Teaching and the media

Teaching and how people perceive it is always in the media. ‘You only work 9-3’ and ‘You’re always on holiday’ are just two of the commonly heard phrases. Government policy on teaching is always changing, or so it seems. I qualified in 2002 and have seen goodness knows how many changes to the curriculum, strategies, policies etc. Each secretary of state for education seems to see it as their mission in life to annoy teachers as much as possible whilst wanting to come across as doing right by the children in the system at the time. 

At present there are huge changes going through and proposed for secondary education. I do not teach this age group so I can’t speak with any confidence about it, except to say that everything appears to be happening at breakneck speed without speaking to those who it affects; the teachers. How are they supposed to do the best for the children when they are having to redesign all those long, medium and short term plans that take hours and hours to put together? 

In primary the curriculum has big changes too. Some of it positive and some not. I have been away from mainstream primary education for 9 years now so I’m not up with details. Again however, teachers will be spending more and more time once the children have gone home and in the holidays replanning everything. 

Our professionalism is put under scrutiny all the time. Believe it or not we are professionals though you’d never guess by the way we are treated in the media. 

Ofsted’s agenda appears to be changing by the month and what they look for when they visit schools seems a mystery or bizarre at best. (Rapid progress in a 20 minute session for children with profound learning difficulties anyone?)

Licensing for teachers is the latest story to hit the headlines thanks to Tristram Hunt MP. Instead of listening to teachers and other staff in education he has gone for something yet again which appears to be teacher bashing. We are all ready subject to regular inspections, our pay is now linked to our performance (my feelings on this are maybe for another post) and are accountable in so many ways. We are always trying to learn and develop and continuing cpd is part of every school’s life. Why do we need licensing?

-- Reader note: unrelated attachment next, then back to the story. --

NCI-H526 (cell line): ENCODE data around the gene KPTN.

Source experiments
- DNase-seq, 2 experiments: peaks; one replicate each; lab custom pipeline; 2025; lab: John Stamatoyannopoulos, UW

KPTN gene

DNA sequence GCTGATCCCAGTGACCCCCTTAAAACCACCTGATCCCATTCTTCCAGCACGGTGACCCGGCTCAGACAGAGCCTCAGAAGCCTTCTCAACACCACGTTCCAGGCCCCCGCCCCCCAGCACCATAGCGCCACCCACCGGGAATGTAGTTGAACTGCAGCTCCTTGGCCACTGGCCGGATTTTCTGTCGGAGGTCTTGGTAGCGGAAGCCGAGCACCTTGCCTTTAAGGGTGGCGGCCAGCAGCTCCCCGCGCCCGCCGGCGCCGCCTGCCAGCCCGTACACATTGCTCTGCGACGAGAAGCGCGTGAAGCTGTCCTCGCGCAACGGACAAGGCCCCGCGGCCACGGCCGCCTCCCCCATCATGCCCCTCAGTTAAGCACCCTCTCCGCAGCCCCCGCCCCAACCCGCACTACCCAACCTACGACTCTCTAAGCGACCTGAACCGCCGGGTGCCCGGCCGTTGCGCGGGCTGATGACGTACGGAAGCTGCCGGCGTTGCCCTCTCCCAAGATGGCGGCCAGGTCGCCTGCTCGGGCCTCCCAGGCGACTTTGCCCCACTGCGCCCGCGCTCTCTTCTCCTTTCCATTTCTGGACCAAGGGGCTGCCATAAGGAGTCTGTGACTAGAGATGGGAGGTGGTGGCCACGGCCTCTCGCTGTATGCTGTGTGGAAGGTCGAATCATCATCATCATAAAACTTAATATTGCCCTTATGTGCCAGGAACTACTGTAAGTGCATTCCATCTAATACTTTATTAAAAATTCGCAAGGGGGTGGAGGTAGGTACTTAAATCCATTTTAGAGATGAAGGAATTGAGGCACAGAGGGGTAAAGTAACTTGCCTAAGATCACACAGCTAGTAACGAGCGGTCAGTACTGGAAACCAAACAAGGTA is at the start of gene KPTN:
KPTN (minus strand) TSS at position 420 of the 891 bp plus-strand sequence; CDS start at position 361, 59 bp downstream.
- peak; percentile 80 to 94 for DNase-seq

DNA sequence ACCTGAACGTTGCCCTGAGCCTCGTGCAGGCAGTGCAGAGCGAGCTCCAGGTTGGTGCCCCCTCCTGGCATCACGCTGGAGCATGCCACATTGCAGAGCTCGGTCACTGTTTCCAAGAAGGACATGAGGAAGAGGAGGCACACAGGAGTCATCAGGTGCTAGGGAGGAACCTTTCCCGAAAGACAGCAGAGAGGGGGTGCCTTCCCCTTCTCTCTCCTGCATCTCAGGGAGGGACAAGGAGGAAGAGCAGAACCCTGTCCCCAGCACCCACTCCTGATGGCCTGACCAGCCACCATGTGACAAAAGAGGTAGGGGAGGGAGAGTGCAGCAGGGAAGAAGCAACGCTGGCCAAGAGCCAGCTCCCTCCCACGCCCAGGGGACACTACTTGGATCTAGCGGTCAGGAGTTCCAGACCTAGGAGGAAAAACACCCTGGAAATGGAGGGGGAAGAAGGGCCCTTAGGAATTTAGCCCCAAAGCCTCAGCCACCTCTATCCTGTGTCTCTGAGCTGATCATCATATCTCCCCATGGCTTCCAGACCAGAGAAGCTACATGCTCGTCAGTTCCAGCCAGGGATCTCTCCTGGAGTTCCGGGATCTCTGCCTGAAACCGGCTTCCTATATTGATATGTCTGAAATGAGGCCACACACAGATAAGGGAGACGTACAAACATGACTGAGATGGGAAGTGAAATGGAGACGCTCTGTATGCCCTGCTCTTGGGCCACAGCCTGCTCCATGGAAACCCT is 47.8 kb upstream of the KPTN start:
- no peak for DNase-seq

Many feel that 2 year olds should be in school to help them have the best start. As an early years teacher and mother to a 3 and a half year old I can not disagree with this more. Our children need time to explore and play and be nurtured and cared for not in a school environment. 

I challenge anyone to find a teacher that is happy with the state of education at the moment. All we ask is that we are listened to and respected. We want what is best for the children in our care. We want them to achieve their very best. We want them to learn. Please please let us do this. 

Emotions and teaching

I am an emotional person. I’m not ashamed to say that plenty of things make me well up and be in need of a tissue! Heck I’ll even admit to crying when Helen Daniels died in Neighbours! 


So what do I want to say? Well the media is full of all sorts of teacher bashing at the moment from every angle you look. Emotions never come in to it. For me, emotions are a huge part of teaching. I connect with the children and the families of those I teach. I can’t help it and nor do I want to change that. 

I teach in a school for children with severe or profound learning difficulties. I have been here a while and have absolutely found my niche. The children require me to be creative with my planning and teaching. I love this as that is the kind of person I am. I have to think about each individual and how I can help them achieve the targets I have spent hours setting for them. I have to think about their physical and developmental limitations and their sensory needs. All this brings me close to the children. I currently have 7 children in my class, this is an average size for the school. I get to know my children so very well that when something changes I spot it or even pre-empt it happening. This can be positive but it can also be tricky and scary too. Many of the children I have taught/teach have huge medical issues that impact on their and their families daily lives. They also affect me. I have had more than my fair share of chest infections, coughs, colds and snotty noses but that doesn’t bother me. Part and parcel of the job. 

However, I have also had more than my fair share of children admitted to hospital, spend time on ICU and sadly also a number of children have passed away. 

This is tough. Really tough. I am emotionally connected to these children and their families and when they do become very poorly I worry about them. I have spent time sat next to them in ICU and at their bedside and I have cried buckets and buckets of tears. Saying good bye to a pupil is just so tough and never gets any easier, even for those who we know it is likely to happen to soon. 

However I have also cried tears of joy as I have seen a child take their first step independently, make their first attempt at crawling, say your name for the first time or something else equally moving. 

I wanted to write this down. I am not exactly sure why but I felt I should. I guess it is part of the job that doesn’t get mentioned in the media. We care. We all care. We really couldn’t do our job well if we didn’t!